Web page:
Europe’s greenhouse gas emissions are falling fast, mainly because of the rapid spread of the wind turbines and solar panels that are replacing fossil fuels for electricity generation.
European Union (EU) data shows that once countries adopt measures to reduce greenhouse gases (GHGs), they often exceed their targets—and this finding is backed up by figures released in a statement by the United Nations Framework Convention on Climate Change (UNFCCC).
The Convention’s statistics show that the 37 industrialized countries (plus the EU) that signed up in 1997 to the Kyoto Protocol— the original international treaty on combating global warming—have frequently exceeded their promised GHG cuts by a large margin.
The UNFCCC statement says, “This is a powerful demonstration that climate change agreements not only work, but can drive even higher ambition over time.” “The successful completion of the Kyoto Protocol’s first commitment period can serve as a beacon for governments as they work towards a new, universal climate change agreement in Paris, in December this year.”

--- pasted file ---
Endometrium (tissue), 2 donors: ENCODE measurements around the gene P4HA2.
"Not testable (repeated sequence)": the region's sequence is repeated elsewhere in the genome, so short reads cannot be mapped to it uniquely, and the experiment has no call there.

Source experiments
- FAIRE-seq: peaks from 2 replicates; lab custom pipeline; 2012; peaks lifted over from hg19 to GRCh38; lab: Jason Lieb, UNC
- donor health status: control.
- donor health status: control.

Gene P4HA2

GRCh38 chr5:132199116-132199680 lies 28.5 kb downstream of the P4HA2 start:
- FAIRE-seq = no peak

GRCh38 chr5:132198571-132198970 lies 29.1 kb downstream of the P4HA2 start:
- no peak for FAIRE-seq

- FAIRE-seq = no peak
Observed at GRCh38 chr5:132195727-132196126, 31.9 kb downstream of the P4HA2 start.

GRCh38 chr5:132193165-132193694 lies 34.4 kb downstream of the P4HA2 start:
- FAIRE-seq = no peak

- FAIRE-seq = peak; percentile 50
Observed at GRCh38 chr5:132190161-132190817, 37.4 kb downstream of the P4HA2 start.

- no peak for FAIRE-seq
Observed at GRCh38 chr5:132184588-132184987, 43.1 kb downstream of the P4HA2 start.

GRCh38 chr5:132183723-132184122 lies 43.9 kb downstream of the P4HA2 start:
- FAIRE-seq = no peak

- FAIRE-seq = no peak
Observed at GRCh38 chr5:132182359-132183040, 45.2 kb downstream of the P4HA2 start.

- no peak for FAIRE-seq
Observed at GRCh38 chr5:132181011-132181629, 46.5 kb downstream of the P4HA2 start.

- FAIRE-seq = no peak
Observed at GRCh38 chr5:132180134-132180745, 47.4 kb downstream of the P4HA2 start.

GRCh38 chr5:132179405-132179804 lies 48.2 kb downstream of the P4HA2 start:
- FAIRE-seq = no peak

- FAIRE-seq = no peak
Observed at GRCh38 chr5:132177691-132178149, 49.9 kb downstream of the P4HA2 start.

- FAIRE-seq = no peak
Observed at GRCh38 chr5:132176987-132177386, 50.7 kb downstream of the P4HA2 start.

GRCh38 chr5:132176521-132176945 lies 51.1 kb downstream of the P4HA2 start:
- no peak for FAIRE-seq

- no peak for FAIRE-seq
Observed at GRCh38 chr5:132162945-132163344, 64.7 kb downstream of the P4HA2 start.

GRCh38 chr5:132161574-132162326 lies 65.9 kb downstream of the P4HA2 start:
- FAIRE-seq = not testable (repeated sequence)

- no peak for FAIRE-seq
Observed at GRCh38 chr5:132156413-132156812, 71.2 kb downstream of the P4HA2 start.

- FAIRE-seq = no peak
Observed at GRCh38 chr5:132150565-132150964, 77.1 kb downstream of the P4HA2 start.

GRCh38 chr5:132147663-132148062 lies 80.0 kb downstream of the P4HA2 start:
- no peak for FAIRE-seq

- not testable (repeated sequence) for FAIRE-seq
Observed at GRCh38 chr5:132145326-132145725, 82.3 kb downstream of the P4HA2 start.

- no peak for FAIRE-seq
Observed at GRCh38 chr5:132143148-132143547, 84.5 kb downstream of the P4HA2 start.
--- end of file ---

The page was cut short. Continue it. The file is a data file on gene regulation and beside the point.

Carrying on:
Once countries adopt measures to reduce greenhouse gases (GHGs), they often exceed their targets. This is a powerful demonstration that climate change agreements not only work, but can drive even higher ambition over time.
In the EU, the leading countries for making savings are Germany, Sweden, France, Italy and Spain, which account for two-thirds of the total savings on the continent. But most of the 28 countries in the bloc are also making progress towards the EU’s own target of producing 20 percent of all its energy needs from renewables by 2020. It has already reached 15 percent.
Part of the EU plan to prevent any of the 28 member states backsliding on agreed targets to reduce GHGs is to measure every two years the effect of various policies to achieve the reductions. Measuring the progress towards targets is vital for mutual trust between nations in the run-up to the Paris climate talks. It also gives politicians confidence that they can make pledges they can keep.
Two-thirds of the savings came from the widespread introduction of wind and solar power. Renewables used for heating and cooling achieved 31 percent of the savings and transport 5 percent. Most transport renewables came from the use of bio-fuels instead of petrol and diesel.
Across Europe, emissions vary widely from country to country, with Germany having the highest and Malta the lowest. Germany also had the greatest absolute reduction of emissions—a total drop of 23 percent on 1990 levels by 2012.
The highest emissions per capita were in Luxembourg (20 tons of carbon dioxide per person), followed by
Estonia (12.7), the Czech Republic (10.2), Germany (9.8) and the Netherlands (9.7).